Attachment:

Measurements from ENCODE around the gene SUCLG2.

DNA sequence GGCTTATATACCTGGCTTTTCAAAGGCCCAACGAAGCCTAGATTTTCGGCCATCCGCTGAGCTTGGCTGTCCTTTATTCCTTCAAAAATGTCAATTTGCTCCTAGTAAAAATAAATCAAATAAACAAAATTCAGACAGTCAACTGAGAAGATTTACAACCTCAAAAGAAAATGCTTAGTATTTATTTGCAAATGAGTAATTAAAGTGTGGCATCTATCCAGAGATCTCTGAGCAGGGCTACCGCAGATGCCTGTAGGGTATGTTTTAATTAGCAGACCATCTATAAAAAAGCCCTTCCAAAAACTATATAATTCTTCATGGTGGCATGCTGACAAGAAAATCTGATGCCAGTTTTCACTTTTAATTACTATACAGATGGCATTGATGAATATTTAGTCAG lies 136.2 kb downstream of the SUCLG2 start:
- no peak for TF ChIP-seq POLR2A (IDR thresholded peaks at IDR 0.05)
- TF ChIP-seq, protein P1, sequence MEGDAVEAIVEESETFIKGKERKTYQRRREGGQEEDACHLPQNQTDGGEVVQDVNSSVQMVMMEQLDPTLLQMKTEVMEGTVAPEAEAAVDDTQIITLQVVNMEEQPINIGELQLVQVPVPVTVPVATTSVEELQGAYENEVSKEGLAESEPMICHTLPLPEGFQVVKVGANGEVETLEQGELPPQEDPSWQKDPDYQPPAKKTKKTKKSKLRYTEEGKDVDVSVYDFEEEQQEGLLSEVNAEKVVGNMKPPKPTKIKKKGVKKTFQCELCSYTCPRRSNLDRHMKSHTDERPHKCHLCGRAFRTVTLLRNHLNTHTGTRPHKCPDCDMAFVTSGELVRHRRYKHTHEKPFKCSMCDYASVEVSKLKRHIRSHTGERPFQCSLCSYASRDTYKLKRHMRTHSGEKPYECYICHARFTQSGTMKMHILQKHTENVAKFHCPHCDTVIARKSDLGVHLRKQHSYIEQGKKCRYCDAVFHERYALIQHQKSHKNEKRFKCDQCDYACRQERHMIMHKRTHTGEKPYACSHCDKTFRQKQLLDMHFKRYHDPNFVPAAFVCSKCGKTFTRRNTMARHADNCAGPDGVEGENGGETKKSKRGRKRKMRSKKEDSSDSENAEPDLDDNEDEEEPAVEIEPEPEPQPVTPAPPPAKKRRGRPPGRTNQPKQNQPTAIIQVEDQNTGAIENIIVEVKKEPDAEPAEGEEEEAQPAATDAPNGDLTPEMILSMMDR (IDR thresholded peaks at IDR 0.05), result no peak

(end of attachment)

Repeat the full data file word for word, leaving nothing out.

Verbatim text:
Measurements from ENCODE around the gene SUCLG2.

DNA sequence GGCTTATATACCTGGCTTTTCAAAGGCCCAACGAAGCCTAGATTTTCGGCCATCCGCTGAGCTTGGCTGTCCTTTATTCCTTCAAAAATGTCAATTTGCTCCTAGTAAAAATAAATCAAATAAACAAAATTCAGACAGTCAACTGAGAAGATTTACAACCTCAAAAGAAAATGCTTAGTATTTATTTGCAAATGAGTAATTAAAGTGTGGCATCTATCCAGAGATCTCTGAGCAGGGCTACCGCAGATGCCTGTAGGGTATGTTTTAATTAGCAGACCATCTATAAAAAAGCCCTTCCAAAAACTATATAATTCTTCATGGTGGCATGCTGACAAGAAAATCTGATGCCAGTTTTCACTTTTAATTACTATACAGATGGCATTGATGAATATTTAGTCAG lies 136.2 kb downstream of the SUCLG2 start:
- no peak for TF ChIP-seq POLR2A (IDR thresholded peaks at IDR 0.05)
- TF ChIP-seq, protein P1, sequence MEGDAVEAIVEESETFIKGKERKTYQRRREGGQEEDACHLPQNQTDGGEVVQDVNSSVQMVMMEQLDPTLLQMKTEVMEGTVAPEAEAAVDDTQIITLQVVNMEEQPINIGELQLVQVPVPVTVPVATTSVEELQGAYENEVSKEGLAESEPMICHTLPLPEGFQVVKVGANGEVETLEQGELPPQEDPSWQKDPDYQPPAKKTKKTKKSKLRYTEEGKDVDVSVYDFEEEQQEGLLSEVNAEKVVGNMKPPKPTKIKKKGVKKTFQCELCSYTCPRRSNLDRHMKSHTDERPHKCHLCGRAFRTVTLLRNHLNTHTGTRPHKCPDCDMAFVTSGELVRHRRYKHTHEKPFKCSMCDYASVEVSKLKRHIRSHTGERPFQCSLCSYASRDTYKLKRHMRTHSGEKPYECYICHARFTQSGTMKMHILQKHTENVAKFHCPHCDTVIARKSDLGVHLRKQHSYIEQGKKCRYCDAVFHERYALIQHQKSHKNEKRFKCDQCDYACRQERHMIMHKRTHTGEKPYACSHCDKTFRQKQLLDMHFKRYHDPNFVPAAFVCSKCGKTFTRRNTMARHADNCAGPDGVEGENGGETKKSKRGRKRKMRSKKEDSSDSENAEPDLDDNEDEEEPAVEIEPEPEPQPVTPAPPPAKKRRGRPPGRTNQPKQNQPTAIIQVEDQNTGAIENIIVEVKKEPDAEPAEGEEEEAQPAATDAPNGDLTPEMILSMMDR (IDR thresholded peaks at IDR 0.05), result no peak